In the space of a few days, a chap called Satya Nadella has become the most written about individual in global IT.
Even though few people outside the circle of journalists covering Microsoft had heard of him, and fewer still have met him, should Nadella read the press coverage of his appointment as only Microsoft’s third ever chief executive, he would learn a lot.
He is, apparently, the perfect man for the job. He also is a sign that Microsoft is finished. It’s a travesty that an outsider was not appointed. But he offers much-needed continuity. How can someone so close to Microsoft’s obvious problems be chosen as CEO when clearly fresh ideas were needed? But it’s OK, because he’s not going come in from outside and ruin what is a resurgent company.
You choose which one you want to believe.
So far, every possible outcome in Nadella’s future as Bill Gates and Steve Ballmer’s successor has been confidently predicted. The only prediction you can say with absolute confidence is that somebody will be proved right.
Microsoft is, at this moment, the most successful doomed company in history. For all the justified criticisms of Windows 8 and the mistakes made in mobile technology, the software giant still returned record results for its latest financial quarter.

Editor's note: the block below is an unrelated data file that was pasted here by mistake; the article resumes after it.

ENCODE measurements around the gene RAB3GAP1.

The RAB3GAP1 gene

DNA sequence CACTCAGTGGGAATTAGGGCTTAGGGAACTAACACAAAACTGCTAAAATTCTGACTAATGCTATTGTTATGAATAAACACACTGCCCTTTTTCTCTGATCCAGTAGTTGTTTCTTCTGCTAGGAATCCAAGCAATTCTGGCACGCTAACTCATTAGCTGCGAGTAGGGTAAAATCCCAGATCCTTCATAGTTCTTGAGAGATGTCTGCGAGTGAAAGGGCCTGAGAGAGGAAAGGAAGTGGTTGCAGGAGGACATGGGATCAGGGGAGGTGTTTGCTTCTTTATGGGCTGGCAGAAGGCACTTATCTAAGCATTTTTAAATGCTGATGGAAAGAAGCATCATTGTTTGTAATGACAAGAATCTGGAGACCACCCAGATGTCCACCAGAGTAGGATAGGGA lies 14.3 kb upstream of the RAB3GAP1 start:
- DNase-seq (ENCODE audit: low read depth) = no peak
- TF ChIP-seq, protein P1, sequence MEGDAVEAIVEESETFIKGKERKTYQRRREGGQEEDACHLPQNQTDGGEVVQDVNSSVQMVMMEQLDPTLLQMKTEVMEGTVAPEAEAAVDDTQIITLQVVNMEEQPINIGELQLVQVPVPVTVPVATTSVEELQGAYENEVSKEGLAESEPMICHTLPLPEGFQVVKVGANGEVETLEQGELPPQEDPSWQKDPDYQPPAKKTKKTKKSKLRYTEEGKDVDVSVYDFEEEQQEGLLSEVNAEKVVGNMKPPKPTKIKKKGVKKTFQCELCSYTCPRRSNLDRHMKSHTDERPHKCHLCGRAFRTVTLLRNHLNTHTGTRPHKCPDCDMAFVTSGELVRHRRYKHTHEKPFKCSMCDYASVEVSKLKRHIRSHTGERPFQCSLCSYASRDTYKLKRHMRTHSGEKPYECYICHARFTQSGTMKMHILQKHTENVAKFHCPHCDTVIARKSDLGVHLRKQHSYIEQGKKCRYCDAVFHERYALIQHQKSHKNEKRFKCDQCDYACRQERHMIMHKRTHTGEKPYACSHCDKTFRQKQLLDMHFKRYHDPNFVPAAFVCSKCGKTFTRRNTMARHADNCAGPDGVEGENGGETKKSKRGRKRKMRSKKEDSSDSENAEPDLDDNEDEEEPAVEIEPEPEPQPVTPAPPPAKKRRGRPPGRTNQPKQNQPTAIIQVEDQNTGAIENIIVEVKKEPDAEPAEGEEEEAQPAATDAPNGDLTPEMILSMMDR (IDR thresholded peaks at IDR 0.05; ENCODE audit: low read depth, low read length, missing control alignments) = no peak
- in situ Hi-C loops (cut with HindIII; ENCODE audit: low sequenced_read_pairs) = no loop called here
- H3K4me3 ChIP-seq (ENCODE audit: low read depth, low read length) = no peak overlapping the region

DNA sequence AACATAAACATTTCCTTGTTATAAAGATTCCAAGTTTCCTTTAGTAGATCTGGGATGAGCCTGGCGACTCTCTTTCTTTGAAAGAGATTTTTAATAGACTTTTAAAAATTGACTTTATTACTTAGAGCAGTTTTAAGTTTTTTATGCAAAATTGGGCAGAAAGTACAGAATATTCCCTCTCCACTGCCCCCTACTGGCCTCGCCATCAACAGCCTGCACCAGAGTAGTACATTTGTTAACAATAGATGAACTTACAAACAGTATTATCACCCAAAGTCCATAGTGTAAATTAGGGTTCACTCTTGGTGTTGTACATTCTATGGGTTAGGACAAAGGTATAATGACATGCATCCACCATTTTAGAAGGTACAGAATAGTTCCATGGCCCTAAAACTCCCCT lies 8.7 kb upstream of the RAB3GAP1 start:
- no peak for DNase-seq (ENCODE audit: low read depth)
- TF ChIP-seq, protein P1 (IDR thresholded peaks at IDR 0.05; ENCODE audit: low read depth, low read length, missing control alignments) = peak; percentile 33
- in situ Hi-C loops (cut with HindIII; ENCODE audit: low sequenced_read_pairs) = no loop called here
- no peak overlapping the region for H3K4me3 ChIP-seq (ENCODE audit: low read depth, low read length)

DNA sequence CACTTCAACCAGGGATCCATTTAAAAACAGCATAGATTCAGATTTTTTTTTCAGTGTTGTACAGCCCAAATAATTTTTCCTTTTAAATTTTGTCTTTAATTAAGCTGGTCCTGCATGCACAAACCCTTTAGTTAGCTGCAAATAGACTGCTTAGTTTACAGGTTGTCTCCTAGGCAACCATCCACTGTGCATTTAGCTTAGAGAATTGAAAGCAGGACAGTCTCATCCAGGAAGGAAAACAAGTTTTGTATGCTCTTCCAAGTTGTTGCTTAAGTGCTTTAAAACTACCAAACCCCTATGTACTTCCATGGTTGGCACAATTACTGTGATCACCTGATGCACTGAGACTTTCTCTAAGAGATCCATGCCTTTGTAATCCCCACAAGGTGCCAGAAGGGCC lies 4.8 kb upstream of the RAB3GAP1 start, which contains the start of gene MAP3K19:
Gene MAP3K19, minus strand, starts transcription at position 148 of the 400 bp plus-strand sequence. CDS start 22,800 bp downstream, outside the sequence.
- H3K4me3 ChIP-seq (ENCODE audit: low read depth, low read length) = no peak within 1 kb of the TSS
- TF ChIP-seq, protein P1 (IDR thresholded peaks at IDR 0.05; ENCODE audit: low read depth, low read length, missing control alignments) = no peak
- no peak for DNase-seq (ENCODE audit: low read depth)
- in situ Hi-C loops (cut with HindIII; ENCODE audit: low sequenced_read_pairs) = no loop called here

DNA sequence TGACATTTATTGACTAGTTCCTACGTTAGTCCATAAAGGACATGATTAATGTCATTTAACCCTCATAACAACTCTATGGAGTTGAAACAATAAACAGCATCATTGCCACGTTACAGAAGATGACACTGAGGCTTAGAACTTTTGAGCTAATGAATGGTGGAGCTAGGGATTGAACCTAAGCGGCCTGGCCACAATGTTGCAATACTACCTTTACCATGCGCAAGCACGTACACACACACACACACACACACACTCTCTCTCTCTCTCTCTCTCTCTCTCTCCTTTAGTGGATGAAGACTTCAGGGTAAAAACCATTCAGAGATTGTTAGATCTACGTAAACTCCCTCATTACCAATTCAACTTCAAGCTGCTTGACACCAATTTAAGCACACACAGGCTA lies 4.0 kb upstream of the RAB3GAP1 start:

PC sales may be slumping, tablets and smartphones of non-Microsoft varieties may be in the ascendancy, but IT managers are still buying plenty of enterprise software. This has been Nadella’s most recent focus, as head of cloud and enterprise in Redmond.
There are plenty of commentators – this one included – who believe Microsoft will struggle to be a major player in both consumer and enterprise IT. Nadella will quickly face big decisions in this area with the impending integration of Nokia’s mobile phone business into Microsoft.
But if there is one message that the choice of CEO sends out, it is to reassure IT leaders with heavy Microsoft investments that the company recognises enterprise is its heartland. Many questions remain that Nadella will have to answer quickly as the dominance of Windows declines, but he will be a steady hand for the IT infrastructure software that so many customers depend upon.